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Old 21-04-2003, 01:33 PM
Dave Liquorice
 
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Default Humane rat control

On Mon, 21 Apr 2003 07:40:36 +0100, Malcolm wrote:

Section 14 of the Wildlife and Countryside Act ...

snip
It includes Grey Squirrel and Black Rat but not Rabbit or Brown Rat.

I don't know of any law which prohibits the capture and release of
Rabbits or Brown Rats.


One that covers vermin perhaps?

As you say that act is to preserve the indigenous habitat/species from
imports. Though the rabbit is techincally an import albeit it it has
been here a long time, the Romans introduced it I think.

--
Cheers
Dave. Remove "spam" for valid email.



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Old 21-04-2003, 01:33 PM
 
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Default Humane rat control


"Mimi De Moratti" wrote in message
. co.uk...
My house is surrounded by sheep/cows and wooden buildings storing hay etc.

My
house is also built of wood and I have two sheds in the garden. Rats

nested
in the compost heap which I have now cleared, but they are beginning to

get
out of control, hiding in nooks and crannies. ... Time is running out
and I really do need to find a solution to this problem. Has anyone any
experience of humane rat control?


The local Environmental Health Department will have a Pest Control Officer
who can help, or a local gamekeeper with a gassing licence would probably do
it for a few quid. You won't get rid of rats without getting rid of the
conditions that attract them, but it will give you a while with a reduced
population.

Colin Bignell


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Old 21-04-2003, 01:33 PM
Malcolm
 
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Default Humane rat control


In article . network,
Dave Liquorice writes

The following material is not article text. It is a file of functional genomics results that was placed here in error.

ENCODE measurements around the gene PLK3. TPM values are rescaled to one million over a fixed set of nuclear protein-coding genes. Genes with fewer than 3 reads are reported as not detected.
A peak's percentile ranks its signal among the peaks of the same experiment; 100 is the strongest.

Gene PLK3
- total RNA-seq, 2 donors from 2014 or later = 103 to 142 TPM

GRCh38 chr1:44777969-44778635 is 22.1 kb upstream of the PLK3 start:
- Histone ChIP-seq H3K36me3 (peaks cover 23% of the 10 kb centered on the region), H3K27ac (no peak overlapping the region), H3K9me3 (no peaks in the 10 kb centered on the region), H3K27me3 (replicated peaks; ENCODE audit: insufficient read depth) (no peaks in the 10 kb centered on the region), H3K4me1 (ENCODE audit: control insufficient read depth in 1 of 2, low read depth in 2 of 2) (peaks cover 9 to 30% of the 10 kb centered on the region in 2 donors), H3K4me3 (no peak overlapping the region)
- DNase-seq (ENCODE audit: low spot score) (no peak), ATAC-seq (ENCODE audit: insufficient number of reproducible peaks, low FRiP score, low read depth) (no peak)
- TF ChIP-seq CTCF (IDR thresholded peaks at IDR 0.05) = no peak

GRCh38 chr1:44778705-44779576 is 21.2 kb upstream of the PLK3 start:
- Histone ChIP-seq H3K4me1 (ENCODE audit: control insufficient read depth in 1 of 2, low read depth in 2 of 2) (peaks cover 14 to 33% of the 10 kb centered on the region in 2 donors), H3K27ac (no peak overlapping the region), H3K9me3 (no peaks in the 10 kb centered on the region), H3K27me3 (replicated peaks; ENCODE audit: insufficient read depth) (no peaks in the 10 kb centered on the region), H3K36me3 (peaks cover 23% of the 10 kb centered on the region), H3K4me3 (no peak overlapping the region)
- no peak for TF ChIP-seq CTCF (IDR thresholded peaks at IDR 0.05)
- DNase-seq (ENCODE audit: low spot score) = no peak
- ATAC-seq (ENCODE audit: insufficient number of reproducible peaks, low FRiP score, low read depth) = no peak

On Mon, 21 Apr 2003 07:40:36 +0100, Malcolm wrote:

Section 14 of the Wildlife and Countryside Act ...

snip
It includes Grey Squirrel and Black Rat but not Rabbit or Brown Rat.

I don't know of any law which prohibits the capture and release of
Rabbits or Brown Rats.


One that covers vermin perhaps?

No, I don't think so. The Pests Act 1954 puts an obligation on to
occupiers of land to kill rabbits on their land or to prevent them doing
damage, but I don't think it says anything specifically about catching
them and releasing them somewhere else.

As you say that act is to preserve the indigenous habitat/species from
imports. Though the rabbit is techincally an import albeit it it has
been here a long time, the Romans introduced it I think.

No, it was the Normans.

--
Malcolm
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Old 21-04-2003, 01:33 PM
Peter Crosland
 
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Default Humane rat control

Section 14 of the Wildlife and Countryside Act ...
snip
It includes Grey Squirrel and Black Rat but not Rabbit or Brown Rat.

I don't know of any law which prohibits the capture and release of
Rabbits or Brown Rats.


One that covers vermin perhaps?

As you say that act is to preserve the indigenous habitat/species from
imports. Though the rabbit is techincally an import albeit it it has
been here a long time, the Romans introduced it I think.


Thanks for that Malcolm and Dave. AFAIK neither the brown rat, rattus
norvgicus, or the black rat, rattus rattus, are native species. The Normans
imported the rabbit in quantity. The Romans were responsible for importing
the edible dormouse, gliss gliss, that has become a major pest in some parts
of the Home Counties.

As for the OP your love of animals needs to be tempered with some common
sense. As an animal lover I deplore cruelty to most species but in the case
of vermin it is necessary to be realistic and accept that they need to be
killed for the greater good. Although rare the diseases spread by rat are
potentially lethal and very unpleasant. Would you like the death of someone
from Weils Disease on your conscience?


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Old 21-04-2003, 01:33 PM
Janet Baraclough
 
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Default Humane rat control

The message
from Malcolm contains these words:

I don't know of any law which prohibits the capture and release of
Rabbits or Brown Rats. Perhaps it was never thought necessary as no-one
would be daft enough to want to do it :-))


In the case of rabbits, I think landowners have been known to
trade/capture/release ones infected with myxymatosis and that other
deadly rabbit disease whose name has just eluded me.

Janet.